Harry Wass Hurdy Gurdys

Pelverata, Tasmania, Australia.  medieval.instruments@gmail.com  

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Bosch Hurdy Gurdy (c1500)       Colson Hurdy Gurdy (19th C)        Symphony (13th C)

The Hurdy Gurdy is basically a wheel fiddle:  The sound of the instrument is produced by hand cranking a wooden wheel that acts as an endless violin bow, sounding drone strings and melody (chanterelle) strings.  Wooden tangents are pushed against the melody strings, stopping them at different points to produce the different notes. For a (very) brief history of the instrument see further below.

I make all types of Hurdy Gurdys to order ranging from fully functional student models to more elaborate creations.  For Further details, please visit my Symphony, Colson and Bosch Hurdy Gurdy Pages. All my Hurdy Gurdy models feature stainless steel shafts on delrin bearings and are available with four-way adjustable tangents, geared tunning pegs and fully adjustable drone and chanterelle bridges. 








Above: Bosch Gurdys and a carved head on one of my Colsons Hurdy Gurdys.

Brief History of  the hurdy gurdy:

Hurdy Gurdys have been in use since around the 10th C, the earliest type being the Organistrum (a very large instrument that required two players, one to turn the crank, and the other to operate the keychest!).  At around the same time (c. 1100s onward) a box-shaped Hurdy Gurdy called a Symphony came into use. 

The Hurdy Gurdy in various forms was popular throughout the medieval era, but toward the end of the period it declined on the social ladder to be used primarly by beggars, carnival performers and the like. It was revived in the 18th century, by which time it had acquired more strings, a chromatic keyboard and a percussive buzzing tompette or 'dog-bridge'.  The Hurdy Gurdy therefore allows the simultaneous performance of melody, harmony and rhythmic accompaniment, what an amazing instrument!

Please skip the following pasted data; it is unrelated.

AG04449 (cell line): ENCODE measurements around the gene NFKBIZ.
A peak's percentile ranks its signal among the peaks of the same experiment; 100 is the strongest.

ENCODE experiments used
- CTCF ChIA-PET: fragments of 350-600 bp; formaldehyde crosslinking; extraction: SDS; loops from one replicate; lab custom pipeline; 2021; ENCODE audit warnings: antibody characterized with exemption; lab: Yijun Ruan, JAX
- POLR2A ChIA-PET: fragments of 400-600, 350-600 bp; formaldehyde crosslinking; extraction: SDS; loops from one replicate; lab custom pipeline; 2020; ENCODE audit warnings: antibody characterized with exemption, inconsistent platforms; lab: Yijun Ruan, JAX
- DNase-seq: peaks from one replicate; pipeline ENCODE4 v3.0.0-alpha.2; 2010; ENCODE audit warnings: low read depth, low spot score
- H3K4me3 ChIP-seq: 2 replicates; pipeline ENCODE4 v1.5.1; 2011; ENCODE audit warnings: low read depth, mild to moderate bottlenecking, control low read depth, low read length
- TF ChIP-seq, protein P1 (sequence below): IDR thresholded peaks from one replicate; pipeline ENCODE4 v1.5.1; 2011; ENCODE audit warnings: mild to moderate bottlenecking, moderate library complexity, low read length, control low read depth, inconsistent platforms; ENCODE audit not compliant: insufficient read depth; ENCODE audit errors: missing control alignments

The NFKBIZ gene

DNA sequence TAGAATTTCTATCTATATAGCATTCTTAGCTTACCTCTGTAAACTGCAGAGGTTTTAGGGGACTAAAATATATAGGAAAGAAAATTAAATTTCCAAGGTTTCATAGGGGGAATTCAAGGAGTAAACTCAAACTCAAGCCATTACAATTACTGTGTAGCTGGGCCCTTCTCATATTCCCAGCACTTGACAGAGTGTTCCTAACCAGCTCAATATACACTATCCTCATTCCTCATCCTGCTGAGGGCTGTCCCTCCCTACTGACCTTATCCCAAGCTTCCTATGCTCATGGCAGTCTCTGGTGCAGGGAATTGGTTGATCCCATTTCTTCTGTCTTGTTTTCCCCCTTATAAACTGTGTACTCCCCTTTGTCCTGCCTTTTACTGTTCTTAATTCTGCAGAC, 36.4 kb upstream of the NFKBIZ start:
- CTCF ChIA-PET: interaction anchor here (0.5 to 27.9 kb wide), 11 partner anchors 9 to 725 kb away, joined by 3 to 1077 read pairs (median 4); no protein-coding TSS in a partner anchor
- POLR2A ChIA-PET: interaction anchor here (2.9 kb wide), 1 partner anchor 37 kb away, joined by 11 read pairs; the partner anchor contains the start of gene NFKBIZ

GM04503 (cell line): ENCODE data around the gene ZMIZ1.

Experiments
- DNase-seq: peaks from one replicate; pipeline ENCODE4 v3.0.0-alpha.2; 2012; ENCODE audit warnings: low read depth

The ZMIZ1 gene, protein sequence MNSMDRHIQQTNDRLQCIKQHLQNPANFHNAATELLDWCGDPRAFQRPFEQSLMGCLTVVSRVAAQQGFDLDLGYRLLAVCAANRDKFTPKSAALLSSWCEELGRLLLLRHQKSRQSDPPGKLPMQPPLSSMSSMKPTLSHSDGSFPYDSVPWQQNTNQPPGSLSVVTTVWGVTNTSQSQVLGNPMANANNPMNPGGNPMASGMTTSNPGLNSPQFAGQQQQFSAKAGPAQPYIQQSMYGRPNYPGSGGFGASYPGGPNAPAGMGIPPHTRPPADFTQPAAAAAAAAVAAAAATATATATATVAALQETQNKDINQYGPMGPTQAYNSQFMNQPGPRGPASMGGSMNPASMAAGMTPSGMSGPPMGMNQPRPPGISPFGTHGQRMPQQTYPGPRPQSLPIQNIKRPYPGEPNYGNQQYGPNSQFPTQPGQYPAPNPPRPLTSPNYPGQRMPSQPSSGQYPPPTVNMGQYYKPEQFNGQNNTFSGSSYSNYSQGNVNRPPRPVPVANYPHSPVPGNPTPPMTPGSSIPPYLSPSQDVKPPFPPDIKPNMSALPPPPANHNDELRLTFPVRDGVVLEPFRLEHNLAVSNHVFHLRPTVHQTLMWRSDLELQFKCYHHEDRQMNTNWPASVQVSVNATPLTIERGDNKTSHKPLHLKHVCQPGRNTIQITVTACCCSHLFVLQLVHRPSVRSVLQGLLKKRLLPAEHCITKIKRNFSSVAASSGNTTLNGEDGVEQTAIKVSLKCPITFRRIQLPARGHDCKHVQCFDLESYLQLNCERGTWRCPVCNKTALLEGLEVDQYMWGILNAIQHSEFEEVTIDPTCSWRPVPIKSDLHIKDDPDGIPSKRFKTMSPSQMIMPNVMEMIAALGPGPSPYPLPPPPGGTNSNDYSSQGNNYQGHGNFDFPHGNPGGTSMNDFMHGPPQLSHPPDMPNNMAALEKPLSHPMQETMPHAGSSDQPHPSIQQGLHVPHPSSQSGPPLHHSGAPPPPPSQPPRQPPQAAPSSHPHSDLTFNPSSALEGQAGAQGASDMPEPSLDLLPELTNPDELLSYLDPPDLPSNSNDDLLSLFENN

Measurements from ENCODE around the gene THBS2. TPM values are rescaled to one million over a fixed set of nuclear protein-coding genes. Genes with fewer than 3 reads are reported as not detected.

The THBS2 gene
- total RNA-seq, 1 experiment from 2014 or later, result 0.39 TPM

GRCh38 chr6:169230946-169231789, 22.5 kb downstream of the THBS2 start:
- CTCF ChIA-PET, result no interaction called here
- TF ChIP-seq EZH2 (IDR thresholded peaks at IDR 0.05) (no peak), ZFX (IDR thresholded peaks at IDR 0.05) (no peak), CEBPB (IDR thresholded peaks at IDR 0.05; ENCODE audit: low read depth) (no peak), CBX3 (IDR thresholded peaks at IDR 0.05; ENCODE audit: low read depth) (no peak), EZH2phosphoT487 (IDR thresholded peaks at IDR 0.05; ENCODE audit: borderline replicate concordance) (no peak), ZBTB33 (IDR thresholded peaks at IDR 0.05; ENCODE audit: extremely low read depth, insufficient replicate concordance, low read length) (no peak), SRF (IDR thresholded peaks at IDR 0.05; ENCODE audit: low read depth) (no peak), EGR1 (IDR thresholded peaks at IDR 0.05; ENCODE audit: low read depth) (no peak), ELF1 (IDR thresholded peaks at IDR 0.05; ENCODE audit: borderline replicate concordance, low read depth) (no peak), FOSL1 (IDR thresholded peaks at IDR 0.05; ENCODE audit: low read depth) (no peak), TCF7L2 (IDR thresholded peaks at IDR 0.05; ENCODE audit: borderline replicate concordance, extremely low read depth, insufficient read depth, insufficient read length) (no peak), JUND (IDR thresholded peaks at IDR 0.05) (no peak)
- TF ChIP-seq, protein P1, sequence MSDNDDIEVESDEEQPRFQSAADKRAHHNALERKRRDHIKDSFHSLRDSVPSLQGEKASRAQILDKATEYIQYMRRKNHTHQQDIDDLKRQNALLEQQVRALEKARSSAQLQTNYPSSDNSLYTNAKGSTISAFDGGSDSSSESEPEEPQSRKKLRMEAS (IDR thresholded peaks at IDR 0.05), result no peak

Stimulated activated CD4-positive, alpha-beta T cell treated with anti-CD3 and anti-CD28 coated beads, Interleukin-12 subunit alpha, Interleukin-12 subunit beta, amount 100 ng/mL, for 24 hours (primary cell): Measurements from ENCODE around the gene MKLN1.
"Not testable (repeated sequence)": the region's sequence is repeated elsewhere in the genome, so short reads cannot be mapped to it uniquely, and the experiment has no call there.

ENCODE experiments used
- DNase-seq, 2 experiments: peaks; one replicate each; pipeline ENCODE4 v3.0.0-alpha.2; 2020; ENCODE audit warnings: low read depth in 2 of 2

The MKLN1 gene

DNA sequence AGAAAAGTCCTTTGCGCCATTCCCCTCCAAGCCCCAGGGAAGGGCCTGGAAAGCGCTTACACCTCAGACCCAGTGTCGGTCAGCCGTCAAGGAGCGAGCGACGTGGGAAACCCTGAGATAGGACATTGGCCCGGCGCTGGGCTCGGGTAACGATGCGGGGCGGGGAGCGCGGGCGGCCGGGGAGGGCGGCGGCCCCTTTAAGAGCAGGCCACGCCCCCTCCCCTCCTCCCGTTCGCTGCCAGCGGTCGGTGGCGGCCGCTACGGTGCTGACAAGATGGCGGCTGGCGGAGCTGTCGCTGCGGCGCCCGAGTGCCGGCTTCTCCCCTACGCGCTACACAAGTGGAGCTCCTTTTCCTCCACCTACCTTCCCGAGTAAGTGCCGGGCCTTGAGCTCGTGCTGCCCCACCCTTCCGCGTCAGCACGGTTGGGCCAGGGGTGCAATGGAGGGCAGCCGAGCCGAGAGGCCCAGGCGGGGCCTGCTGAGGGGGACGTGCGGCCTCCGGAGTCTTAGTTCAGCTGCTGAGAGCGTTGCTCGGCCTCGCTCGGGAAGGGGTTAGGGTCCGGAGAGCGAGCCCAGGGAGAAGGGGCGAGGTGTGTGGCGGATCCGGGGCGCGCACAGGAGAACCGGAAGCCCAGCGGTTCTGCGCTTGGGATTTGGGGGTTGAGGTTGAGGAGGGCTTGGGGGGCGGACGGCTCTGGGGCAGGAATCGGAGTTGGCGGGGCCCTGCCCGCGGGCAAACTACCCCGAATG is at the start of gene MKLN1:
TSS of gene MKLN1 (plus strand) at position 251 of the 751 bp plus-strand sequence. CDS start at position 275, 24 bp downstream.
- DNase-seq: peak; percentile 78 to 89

Today , the Hurdy Gurdy has a strong following many areas of Europe, particularily in France and Hungary (where the are known as Vielles, and Tekerős respectively).  Worldwide, the instrument is gaining an increasing following, and is used in all sorts of music from historical, folk and world music to punk and rock!   The 19th C 'Colson model' hurdy gurdy and one of the Bosch Hurdys on this page were made for Roberto Massaglia, from The Tenth Stage who's music can be defined as "Steampunk: theatrical pop with an enigmatic blend of synthetic and acoustic instruments".

19th C "Colson" Hurdy Gurdy Harry Wass 2009

c1500 Bosch Hurdy Gurdys, Harry Wass 2009 

Symphony (early form of Hurdy Gurdy), Harry Wass 2008


c.12th C Organistrum carving, Cathedral of Santiago de Compostella, Spain.

c.1500  hurdy gurdy in the Triptych of  'The Garden of Earthly Delights' by Hieronymus Bosch

Bosch hurdy gurdys by Harry Wass